Issue 
Math. Model. Nat. Phenom.
Volume 15, 2020
Coronavirus: Scientific insights and societal aspects



Article Number  34  
Number of page(s)  11  
DOI  https://doi.org/10.1051/mmnp/2020021  
Published online  19 June 2020 
Accounting for Symptomatic and Asymptomatic in a SEIRtype model of COVID19
^{1}
Department of Mathematics, Caraga State University,
Butuan City, Philippines.
^{2}
Department of Mathematics and Statistics, MSUIligan Institute of Technology,
Iligan City, Philippines.
^{3}
Laboratoire Amiénois de Mathématique Fondamentale et Appliquée, CNRS UMR 7352, Université de Picardie Jules Verne,
80069
Amiens, France.
^{*} Corresponding author: youcef.mammeri@upicardie.fr
Received:
2
April
2020
Accepted:
1
June
2020
A mathematical model was developed describing the dynamic of the COVID19 virus over a population considering that the infected can either be symptomatic or not. The model was calibrated using data on the confirmed cases and death from several countries like France, Philippines, Italy, Spain, United Kingdom, China, and the USA. First, we derived the basic reproduction number, R_{0}, and estimated the effective reproduction R_{eff} for each country. Second, we were interested in the merits of interventions, either by distancing or by treatment. Results revealed that total and partial containment is effective in reducing the transmission. However, its duration may be long to eradicate the disease (104 days for France). By setting the end of containment as the day when hospital capacity is reached, numerical simulations showed that the duration can be reduced (up to only 39 days for France if the capacity is 1000 patients). Further, results pointed out that the effective reproduction number remains large after containment. Therefore, testing and isolation are necessary to stop the disease.
Mathematics Subject Classification: 92D30 / 37N25 / 34D20
Key words: COVID19 / SEI_{s}I_{a}UR Model / reproduction number / interventions
© The authors. Published by EDP Sciences, 2020
This is an Open Access article distributed under the terms of the Creative Commons Attribution License (http://creativecommons.org/licenses/by/4.0), which permits unrestricted use, distribution, and reproduction in any medium, provided the original work is properly cited.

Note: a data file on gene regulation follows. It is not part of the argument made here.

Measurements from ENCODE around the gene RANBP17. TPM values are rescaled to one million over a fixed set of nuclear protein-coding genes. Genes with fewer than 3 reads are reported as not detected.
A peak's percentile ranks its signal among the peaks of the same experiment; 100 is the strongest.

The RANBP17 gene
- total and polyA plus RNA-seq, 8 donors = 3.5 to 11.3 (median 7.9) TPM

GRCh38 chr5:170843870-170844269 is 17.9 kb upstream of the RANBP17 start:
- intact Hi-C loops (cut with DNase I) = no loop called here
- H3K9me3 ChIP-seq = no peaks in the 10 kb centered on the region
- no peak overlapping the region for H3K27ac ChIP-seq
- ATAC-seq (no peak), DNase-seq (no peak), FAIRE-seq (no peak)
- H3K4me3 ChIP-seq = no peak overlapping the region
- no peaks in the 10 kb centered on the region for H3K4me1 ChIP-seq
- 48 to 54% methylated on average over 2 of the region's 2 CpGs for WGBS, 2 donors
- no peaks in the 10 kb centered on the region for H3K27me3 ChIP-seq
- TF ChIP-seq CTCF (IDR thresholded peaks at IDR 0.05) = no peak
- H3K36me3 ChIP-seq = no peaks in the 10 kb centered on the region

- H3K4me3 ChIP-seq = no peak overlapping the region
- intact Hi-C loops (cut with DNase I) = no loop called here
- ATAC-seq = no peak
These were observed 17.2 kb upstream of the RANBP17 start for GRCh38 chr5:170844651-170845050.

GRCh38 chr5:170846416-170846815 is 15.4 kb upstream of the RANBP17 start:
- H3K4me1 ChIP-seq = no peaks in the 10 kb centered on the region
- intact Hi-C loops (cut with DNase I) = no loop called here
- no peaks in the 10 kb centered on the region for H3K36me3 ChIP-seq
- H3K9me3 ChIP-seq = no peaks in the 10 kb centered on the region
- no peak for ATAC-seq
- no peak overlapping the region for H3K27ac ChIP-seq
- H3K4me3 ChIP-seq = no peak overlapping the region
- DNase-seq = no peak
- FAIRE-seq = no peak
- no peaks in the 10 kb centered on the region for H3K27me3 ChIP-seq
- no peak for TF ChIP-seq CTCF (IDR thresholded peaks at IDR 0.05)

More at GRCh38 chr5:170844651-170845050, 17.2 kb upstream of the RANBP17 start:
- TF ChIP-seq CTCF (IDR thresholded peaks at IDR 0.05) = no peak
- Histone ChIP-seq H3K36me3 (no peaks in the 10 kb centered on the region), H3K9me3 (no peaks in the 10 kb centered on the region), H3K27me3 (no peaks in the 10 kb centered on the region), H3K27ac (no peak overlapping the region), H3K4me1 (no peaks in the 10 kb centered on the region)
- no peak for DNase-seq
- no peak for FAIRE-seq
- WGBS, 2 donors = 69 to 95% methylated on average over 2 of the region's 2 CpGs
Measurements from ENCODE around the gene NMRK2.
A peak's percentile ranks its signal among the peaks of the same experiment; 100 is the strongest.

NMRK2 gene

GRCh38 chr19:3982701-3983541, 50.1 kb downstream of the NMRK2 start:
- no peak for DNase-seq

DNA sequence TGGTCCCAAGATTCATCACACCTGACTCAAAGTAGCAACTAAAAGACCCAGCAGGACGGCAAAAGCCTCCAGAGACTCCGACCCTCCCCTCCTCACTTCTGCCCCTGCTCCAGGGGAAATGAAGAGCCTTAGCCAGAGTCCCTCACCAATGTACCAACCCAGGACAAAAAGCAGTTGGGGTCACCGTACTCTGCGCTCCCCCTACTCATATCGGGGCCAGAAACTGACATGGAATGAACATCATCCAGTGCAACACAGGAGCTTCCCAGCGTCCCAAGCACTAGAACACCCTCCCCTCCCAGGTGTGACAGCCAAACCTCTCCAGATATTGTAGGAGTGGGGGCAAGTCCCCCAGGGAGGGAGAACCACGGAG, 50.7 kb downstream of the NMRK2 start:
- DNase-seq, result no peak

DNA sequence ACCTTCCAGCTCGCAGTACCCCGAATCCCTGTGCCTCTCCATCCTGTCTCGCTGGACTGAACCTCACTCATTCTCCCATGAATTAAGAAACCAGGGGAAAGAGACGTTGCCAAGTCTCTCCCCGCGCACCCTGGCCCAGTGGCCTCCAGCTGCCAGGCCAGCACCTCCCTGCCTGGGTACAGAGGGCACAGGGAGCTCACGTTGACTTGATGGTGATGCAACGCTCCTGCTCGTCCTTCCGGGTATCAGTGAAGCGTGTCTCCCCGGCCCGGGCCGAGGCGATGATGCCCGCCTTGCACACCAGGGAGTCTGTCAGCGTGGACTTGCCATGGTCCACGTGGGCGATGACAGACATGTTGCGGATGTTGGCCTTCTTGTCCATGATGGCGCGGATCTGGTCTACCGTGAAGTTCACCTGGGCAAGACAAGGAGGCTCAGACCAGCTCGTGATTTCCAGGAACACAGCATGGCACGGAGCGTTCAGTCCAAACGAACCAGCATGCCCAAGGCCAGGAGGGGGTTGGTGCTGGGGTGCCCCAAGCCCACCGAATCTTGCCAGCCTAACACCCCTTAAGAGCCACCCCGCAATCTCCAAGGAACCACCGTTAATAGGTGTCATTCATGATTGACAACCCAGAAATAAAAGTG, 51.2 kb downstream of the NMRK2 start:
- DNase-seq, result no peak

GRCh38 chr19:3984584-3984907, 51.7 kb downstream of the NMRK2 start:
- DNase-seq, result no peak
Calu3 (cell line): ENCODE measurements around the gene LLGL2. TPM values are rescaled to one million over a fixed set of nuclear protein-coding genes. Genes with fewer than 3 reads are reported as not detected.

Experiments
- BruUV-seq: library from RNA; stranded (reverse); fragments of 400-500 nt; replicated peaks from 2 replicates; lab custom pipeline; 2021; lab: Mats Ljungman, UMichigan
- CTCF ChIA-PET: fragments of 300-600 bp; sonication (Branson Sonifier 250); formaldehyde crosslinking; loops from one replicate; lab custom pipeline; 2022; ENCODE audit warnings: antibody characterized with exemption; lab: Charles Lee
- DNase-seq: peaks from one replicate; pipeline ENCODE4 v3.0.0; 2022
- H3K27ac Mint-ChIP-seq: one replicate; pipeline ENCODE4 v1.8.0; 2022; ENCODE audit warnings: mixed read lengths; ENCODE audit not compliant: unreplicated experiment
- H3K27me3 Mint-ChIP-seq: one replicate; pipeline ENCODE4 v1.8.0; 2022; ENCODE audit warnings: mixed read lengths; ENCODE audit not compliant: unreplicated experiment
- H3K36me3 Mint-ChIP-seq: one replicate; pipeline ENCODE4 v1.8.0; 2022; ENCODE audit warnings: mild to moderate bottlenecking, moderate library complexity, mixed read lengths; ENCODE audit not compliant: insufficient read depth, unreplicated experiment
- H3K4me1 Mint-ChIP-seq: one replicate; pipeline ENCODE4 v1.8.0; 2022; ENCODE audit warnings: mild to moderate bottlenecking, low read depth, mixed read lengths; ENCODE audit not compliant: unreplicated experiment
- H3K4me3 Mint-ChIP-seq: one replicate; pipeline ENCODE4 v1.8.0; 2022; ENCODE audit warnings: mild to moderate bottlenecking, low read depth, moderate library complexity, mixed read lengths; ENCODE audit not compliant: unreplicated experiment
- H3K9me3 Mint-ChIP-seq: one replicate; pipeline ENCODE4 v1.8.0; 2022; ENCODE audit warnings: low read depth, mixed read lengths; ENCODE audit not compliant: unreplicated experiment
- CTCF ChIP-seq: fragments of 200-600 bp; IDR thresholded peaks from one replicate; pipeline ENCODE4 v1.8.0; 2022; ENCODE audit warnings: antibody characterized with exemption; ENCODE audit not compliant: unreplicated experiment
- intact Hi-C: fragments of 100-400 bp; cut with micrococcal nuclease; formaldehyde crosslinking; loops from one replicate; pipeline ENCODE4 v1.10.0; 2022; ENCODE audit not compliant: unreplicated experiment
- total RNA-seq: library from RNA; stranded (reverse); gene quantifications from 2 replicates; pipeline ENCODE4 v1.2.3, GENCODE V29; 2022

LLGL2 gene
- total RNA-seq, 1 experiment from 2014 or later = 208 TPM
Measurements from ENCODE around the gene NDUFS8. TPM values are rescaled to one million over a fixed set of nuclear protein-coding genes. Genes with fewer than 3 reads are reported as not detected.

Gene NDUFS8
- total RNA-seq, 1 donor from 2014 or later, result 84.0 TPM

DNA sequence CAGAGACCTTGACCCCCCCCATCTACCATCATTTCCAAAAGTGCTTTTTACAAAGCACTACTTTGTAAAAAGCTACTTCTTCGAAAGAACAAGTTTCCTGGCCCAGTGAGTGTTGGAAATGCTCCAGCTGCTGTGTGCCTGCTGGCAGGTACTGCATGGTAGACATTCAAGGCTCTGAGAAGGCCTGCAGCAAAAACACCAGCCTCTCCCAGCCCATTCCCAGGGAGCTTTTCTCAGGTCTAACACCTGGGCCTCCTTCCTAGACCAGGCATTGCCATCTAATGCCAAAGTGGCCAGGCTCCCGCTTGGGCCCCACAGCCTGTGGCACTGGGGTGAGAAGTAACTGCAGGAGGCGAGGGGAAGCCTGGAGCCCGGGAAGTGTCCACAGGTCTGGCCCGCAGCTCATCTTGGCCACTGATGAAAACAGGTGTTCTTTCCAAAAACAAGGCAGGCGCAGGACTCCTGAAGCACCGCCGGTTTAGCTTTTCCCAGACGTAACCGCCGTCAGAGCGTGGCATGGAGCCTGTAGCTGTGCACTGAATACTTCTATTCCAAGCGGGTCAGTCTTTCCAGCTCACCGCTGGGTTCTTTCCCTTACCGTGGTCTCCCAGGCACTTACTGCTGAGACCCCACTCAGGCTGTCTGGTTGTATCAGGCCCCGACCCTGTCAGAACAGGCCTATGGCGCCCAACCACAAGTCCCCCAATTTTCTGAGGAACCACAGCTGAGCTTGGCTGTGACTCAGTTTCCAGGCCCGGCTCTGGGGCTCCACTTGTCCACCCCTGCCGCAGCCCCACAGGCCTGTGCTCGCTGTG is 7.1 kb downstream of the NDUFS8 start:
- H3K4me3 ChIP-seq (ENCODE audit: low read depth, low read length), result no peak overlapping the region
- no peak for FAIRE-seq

1 Introduction
In late 2019, a disease outbreak emerged in a city of Wuhan, China. The culprit was a certain strain called Coronavirus Disease 2019 or COVID19 in brief [13]. This virus has been identified to cause fever, cough, shortness of breath, muscle ache, confusion, headache, sore throat, rhinorrhoea, chest pain, diarrhea, and nausea and vomiting [2, 8]. COVID19 belongs to the Coronaviridae family. A family of coronaviruses that cause diseases in humans and animals, ranging from the common cold to more severe diseases. Although only seven coronaviruses are known to cause disease in humans, three of these, COVID19 included, can cause a much severe infection, and sometimes fatal to humans. The other two to complete the list were the severe acute respiratory syndrome (SARS) identified in 2002 in China, and the Middle East respiratory syndrome (MERS) originated decade after in Saudi Arabia.
Like MERS and SARS, COVID19 is a zoonotic virus and believed to be originated from bats transmitted to humans [19]. In comparison with SARS, MERS, the COVID19 appears to be less deadly. However, the World Health Organization (WHO) reported that it has already infected and killed more people than its predecessors combined. Also, COVID19 spreads much faster than SARS and MERS. It only took over a month before it surpassed the number of cases recorded by the SARS outbreak in 2012. According to WHO, it only took 67 days from the beginning of the outbreak in China last December 2019 for the virus to infect the first 100 000 people worldwide [12]. As of the 25th of March 2020, a cumulative total of 372 757 confirmed cases, while 16 231 deaths have been recorded for COVID19 by World Health Organization [14].
Last 30th of January, WHO characterized COVID19 as Public Health Emergency of International Concern (PHEI) and urge countries to put in place strong measures to detect disease early, isolate and treat cases, trace contacts, and promote social distancing measures commensurate with the risk [15]. In response, the world implemented its actions to reduce the spread of the virus. Limitations on mobility, social distancing, and selfquarantine have been applied. Moreover, health institutions advise people to practice good hygiene to keep from being infected. All these efforts have been made to reduce the transmission rate of the virus.